2). Father Whiteford’s voyeuristic fixation on same-sex sex whenever the subject of same-sex love comes up for discussion fails to take into account the fact that sexual orientation—not unlike transgender identity—begins to manifest very early in a child’s consciousness. Is Father Whiteford prepared to tell a 5-, 7-, 10-year old that he or she will have to spend his or her teen dating years and adulthood either in loneliness or play-acting as straight?
As I have written previously:
The completely arbitrary use of the word [homosexuality] from one speaker to another acquires a sense of extreme pastoral urgency when we consider that children start to become aware of their romantic interest in their own gender at a very early age, long before they can envision—let alone pursue—its sexual enactment. In today’s social context these young children now possess the vocabulary to name their innocent same-sex desire and to “come out” to their family and friends, if and when they choose to do so. What must it do to a child of 6 or 7 or 10 or 12 who suddenly learns in the middle of the Sunday Epistle reading that he or she is destined for hell? The correlation between religious faith and suicidal ideation for LGBTQ persons is real. (See From the Fathers: The Kingdom of Heaven Is Like…Two Men in Bed Together? for the original context.)
And from an anonymous archpriest and grandfather:
Father Andrew Stephen! Father Lawrence! Father Johannes! Father John! Father Josiah! If you don’t stop your very public spiritual malfeasance online and in your travels, how many spiritual deaths will be accounted to you before you’re finished? How many physical deaths?
In how many young hearts will you murder God before you’re done? (See Priest to Priest: An Open Letter to Fathers Damick, Farley, Jacobse, Parker, and Trenham for the original context.)
3). “But of course lifelong celibacy is not the only option for those struggling against homosexuality—they may marry someone of the opposite sex. If they do not wish to do so, that doesn’t make lifelong celibacy their only option—it makes it the only remaining option if they choose not take the other option.”
Aside from the fact that this reads like pure Trump for eloquence and logic, this is where Father Whiteford’s pastoral malfeasance sinks to its lowest level. As I have written previously:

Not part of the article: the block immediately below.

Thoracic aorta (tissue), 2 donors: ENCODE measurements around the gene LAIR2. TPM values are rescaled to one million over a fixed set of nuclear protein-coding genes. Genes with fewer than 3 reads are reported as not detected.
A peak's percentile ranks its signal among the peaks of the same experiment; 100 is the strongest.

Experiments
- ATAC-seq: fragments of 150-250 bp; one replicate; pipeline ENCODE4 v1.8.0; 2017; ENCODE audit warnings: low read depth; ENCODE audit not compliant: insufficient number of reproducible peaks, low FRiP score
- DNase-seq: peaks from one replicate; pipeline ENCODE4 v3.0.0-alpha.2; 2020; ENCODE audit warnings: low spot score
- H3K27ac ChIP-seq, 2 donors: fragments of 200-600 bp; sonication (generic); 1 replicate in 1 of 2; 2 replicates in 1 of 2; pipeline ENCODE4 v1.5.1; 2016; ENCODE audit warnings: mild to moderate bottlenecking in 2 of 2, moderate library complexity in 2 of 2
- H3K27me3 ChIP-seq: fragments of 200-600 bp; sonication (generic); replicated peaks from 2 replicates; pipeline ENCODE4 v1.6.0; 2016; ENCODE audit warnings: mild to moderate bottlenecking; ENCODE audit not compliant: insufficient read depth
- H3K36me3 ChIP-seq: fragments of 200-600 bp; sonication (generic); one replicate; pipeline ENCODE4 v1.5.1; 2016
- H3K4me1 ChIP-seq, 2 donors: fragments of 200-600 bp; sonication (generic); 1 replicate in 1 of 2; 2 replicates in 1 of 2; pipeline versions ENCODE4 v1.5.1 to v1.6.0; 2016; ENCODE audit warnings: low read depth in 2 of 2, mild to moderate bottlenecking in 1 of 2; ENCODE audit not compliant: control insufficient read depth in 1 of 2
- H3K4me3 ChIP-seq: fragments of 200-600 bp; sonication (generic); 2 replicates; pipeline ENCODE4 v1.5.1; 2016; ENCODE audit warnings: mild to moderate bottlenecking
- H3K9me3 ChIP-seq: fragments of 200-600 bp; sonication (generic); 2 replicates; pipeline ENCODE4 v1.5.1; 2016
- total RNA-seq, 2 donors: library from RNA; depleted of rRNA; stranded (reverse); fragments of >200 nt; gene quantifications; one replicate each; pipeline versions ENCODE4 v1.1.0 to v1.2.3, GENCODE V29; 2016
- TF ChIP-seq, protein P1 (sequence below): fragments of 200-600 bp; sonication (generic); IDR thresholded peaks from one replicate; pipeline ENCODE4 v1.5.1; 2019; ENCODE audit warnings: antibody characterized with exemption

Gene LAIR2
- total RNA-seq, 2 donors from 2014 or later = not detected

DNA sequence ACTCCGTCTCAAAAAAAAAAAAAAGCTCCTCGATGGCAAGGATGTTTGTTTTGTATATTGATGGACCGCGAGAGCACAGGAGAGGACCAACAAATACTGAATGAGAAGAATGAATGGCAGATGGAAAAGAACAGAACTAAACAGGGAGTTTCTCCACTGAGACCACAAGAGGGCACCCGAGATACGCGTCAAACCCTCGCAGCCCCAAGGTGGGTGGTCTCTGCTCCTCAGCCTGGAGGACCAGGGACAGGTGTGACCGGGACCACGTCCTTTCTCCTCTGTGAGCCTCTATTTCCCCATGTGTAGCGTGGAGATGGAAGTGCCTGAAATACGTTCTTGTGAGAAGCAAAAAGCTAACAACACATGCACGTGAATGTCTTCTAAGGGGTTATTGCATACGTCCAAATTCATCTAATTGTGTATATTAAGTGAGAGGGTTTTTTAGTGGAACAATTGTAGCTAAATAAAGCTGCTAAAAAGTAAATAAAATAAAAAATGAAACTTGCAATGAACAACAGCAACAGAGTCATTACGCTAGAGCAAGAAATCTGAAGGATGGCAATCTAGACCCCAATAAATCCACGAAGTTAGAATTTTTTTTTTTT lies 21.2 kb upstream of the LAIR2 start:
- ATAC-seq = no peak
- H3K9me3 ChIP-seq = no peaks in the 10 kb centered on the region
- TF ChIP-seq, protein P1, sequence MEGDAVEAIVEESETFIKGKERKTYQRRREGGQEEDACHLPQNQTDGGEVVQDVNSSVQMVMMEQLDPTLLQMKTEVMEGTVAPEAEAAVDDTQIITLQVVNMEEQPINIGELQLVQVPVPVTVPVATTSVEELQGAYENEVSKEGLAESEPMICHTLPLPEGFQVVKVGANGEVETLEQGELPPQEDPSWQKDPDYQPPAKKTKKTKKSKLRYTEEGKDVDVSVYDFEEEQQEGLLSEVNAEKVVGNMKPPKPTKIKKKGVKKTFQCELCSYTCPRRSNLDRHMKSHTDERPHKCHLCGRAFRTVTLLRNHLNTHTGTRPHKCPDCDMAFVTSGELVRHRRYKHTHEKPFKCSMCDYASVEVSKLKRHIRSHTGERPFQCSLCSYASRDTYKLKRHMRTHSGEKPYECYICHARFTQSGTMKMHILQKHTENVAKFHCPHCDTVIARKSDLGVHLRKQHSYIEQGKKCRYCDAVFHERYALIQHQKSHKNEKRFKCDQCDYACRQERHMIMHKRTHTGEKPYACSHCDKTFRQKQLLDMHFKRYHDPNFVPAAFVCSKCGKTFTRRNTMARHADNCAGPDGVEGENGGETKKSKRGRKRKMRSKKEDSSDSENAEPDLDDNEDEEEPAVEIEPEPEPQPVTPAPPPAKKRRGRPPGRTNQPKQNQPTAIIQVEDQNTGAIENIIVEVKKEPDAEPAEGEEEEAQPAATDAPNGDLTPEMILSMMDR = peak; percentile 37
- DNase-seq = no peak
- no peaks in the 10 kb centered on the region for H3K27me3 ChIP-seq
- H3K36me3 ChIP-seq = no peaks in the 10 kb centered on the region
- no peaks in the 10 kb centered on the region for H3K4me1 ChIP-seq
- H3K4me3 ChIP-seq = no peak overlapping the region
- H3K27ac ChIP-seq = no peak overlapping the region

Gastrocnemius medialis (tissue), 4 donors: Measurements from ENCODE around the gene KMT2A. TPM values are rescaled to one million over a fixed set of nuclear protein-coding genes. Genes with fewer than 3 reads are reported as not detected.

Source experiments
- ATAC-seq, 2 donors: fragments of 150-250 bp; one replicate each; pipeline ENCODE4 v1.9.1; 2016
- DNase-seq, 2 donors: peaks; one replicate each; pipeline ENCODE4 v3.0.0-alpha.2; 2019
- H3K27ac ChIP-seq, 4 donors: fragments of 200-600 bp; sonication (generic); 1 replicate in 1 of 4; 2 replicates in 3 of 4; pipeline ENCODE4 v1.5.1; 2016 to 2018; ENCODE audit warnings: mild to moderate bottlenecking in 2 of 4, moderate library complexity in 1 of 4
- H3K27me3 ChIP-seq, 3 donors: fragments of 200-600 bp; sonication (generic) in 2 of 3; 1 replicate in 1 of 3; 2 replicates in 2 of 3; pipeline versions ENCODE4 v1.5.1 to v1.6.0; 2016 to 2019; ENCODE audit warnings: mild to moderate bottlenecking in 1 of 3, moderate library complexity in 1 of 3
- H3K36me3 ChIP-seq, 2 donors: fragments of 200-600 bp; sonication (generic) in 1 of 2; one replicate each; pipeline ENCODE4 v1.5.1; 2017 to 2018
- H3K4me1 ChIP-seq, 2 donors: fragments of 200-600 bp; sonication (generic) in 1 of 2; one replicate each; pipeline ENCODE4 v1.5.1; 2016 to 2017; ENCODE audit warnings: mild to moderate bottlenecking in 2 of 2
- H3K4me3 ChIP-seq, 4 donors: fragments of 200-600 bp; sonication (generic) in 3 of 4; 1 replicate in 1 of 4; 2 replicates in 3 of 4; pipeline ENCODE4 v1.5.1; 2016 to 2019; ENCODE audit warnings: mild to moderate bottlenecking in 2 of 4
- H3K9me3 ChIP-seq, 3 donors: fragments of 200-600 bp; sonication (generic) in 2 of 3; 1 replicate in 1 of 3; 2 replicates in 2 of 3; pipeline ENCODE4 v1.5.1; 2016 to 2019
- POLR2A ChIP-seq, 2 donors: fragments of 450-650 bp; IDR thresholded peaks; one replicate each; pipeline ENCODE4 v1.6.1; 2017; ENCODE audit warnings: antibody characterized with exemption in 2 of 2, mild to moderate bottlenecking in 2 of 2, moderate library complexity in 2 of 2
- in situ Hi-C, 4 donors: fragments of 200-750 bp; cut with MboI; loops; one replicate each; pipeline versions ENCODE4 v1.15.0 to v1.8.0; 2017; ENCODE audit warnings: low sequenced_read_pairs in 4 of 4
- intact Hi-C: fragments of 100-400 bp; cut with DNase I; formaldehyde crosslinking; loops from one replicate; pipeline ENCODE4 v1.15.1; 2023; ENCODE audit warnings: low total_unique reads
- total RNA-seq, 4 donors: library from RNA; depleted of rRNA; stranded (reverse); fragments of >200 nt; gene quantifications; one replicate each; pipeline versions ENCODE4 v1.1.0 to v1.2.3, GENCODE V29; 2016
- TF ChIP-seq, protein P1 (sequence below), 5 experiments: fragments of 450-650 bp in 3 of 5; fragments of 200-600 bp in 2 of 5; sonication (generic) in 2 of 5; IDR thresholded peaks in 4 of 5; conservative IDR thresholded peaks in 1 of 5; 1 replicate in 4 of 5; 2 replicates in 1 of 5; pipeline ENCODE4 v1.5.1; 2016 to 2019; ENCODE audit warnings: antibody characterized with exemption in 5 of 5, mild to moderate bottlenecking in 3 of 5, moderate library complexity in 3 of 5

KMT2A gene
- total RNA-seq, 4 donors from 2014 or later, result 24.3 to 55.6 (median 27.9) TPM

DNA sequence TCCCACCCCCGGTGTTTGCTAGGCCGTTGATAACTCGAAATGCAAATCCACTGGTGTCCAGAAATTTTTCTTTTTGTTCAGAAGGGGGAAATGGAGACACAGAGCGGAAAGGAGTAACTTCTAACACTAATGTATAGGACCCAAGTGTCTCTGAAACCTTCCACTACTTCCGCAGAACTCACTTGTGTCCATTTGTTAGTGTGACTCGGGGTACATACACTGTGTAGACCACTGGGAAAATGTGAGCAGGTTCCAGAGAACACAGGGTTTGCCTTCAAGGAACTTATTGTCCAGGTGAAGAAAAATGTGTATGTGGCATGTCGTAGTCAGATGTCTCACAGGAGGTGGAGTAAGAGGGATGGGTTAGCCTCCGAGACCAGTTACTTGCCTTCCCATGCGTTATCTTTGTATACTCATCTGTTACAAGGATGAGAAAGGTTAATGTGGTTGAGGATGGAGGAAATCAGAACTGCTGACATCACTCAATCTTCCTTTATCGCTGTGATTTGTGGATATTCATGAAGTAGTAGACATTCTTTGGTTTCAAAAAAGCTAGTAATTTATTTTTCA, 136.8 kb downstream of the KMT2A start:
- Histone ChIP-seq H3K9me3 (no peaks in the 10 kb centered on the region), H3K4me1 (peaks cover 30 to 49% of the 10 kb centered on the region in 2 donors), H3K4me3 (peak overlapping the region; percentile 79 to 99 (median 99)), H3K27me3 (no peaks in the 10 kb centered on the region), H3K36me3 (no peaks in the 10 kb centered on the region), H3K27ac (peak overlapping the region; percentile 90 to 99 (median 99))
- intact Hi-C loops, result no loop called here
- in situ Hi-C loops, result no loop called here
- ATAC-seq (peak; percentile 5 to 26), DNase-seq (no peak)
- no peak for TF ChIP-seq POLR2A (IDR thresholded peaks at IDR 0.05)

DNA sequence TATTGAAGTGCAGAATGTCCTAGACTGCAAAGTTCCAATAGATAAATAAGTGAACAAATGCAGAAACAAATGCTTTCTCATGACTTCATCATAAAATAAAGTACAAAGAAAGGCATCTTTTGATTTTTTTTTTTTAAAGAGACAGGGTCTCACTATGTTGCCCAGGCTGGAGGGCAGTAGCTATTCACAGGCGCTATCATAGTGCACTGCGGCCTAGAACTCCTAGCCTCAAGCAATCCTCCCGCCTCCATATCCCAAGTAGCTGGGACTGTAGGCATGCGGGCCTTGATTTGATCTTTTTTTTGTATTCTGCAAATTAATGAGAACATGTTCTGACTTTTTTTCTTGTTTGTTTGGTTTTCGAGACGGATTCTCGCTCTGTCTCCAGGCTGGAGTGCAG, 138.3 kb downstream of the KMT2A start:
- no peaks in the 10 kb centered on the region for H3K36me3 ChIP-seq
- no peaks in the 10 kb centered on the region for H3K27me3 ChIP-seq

The existence of gay fathers support groups in major cities across North America attests to the not uncommon phenomenon of men who marry women despite their erotic, emotional, affectional, and spiritual orientation toward other men. Although bisexual functionally, they come to these meetings self-identifying as gay, not bi.
The motives that compel gay men to marry women—even young gay men, in spite of the growing social acceptance of same-sex relationships—vary along an intersectional spectrum of societal, religious, parental, and internalized pressures to conform to a rigidly heterosexist paradigm of human love. Often the man has a genuine desire to father and raise biological children. Very few marry with the intention of cheating on their wives or leaving their families. All of them love their wives and children to the best of their ability. Yet few think to ask themselves about the possible effects on a woman when her husband’s desires and fantasies lie secretly and diametrically elsewhere. Undoubtedly many Orthodox priests fit this profile.
Some of these men come to the support group still closeted and married (some faithful to their wives, others having sex with a man or men on the side); others “out” to their wives (and sometimes to their children), but still married; others navigating their separation and divorce from their wives; and yet others openly gay and divorced for many years. The majority do not envision a life of bed-hopping for themselves, but wish to form—or have already formed—a stable, monogamous same-sex bond.